Because the January 23rd quake was generated by a strike-slip motion, only a small tsunami was generated, and the risk of a more significant tsunami was low. Strike-slip earthquakes involve horizontal motion across a fault, and do not generate significant uplift or subsidence. This means they do not, in turn, cause the significant displacement of the water column above the earthquake rupture required to generate a large tsunami.
Although strike-slip faults are less likely to cause vertical deformation of the seafloor and displace large amounts of water to generate a large tsunami, they can still be very dangerous. Any strong earthquake shaking could potentially dislodge submarine landslides and trigger a deadly local tsunami. Consequently, it was very important that the people in Kodiak, Homer spit, and parts of Seward evacuated when they received the tsunami warning, and that the police advised them to stay in place until the tsunami warning was cancelled.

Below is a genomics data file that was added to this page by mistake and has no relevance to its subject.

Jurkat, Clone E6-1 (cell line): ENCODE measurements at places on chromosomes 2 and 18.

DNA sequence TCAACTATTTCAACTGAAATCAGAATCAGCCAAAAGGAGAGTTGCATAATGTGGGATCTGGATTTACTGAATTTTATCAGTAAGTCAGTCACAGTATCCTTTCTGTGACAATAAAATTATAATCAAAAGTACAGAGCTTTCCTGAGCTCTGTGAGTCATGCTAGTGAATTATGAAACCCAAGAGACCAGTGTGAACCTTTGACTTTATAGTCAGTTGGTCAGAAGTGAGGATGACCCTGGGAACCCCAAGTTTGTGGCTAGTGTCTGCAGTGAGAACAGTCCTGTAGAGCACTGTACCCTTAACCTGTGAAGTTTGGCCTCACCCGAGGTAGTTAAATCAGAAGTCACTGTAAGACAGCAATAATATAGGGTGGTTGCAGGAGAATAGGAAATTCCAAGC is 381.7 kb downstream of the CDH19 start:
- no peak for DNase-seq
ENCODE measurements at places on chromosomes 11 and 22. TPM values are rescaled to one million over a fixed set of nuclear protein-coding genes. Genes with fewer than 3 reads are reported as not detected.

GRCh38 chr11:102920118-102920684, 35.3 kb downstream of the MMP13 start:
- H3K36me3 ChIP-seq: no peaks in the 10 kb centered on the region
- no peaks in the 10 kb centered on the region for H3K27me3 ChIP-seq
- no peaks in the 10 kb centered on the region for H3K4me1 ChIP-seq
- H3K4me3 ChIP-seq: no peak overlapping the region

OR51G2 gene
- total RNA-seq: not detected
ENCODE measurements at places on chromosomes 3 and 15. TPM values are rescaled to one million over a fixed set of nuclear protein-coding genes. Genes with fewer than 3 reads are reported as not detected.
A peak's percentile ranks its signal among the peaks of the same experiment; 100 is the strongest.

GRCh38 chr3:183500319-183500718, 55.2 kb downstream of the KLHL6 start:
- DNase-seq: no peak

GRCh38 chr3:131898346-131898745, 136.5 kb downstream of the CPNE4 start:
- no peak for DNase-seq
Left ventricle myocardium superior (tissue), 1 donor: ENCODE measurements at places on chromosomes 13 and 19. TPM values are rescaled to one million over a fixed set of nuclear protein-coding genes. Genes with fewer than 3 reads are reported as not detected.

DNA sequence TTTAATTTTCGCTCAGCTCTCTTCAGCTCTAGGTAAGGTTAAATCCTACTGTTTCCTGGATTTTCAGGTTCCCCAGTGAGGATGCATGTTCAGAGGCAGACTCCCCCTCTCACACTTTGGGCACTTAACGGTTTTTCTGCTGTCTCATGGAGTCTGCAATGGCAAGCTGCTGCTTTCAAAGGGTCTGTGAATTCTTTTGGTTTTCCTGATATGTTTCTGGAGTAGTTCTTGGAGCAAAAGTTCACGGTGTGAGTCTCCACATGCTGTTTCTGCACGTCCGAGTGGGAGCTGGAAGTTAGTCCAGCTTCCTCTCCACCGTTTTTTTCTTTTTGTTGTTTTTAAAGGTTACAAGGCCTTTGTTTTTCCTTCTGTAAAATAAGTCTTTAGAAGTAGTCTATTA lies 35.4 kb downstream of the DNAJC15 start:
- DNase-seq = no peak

What Did People Feel?
A few people on Kodiak Island felt moderate to strong shaking, but most Alaskans felt only weak to light shaking; because this earthquake occurred almost over 225 miles offshore from mainland Alaska, its impact was minimized.
For the Jan. 23 earthquake, the USGS “Prompt Assessment of Global Earthquakes for Response” (PAGER), alert level was “green,” indicating low probabilities of fatalities and low probabilities of significant economic losses. PAGER combines measurements of shaking with demographic and infrastructure information to estimate damage and loss of life probabilities.
Near the location of the January 23 earthquake, the Pacific (tectonic) Plate is moving to the north-northwest, toward the North American Plate at a rate of approximately 59 mm/year (a little over 2 inches per year). The Pacific Plate subducts, or sinks, beneath the North American Plate at a deep-sea trench that defines the Alaska-Aleutian subduction zone on the seafloor, about 90 km (56 miles) to the northwest of the Jan. 23 earthquake epicenter. The location and mechanism of the January 23rd earthquake show it occurred on a fault system within the Pacific Plate, about 16 miles deep, rather than on the actual plate boundary between the Pacific and North American Plates further to the northwest.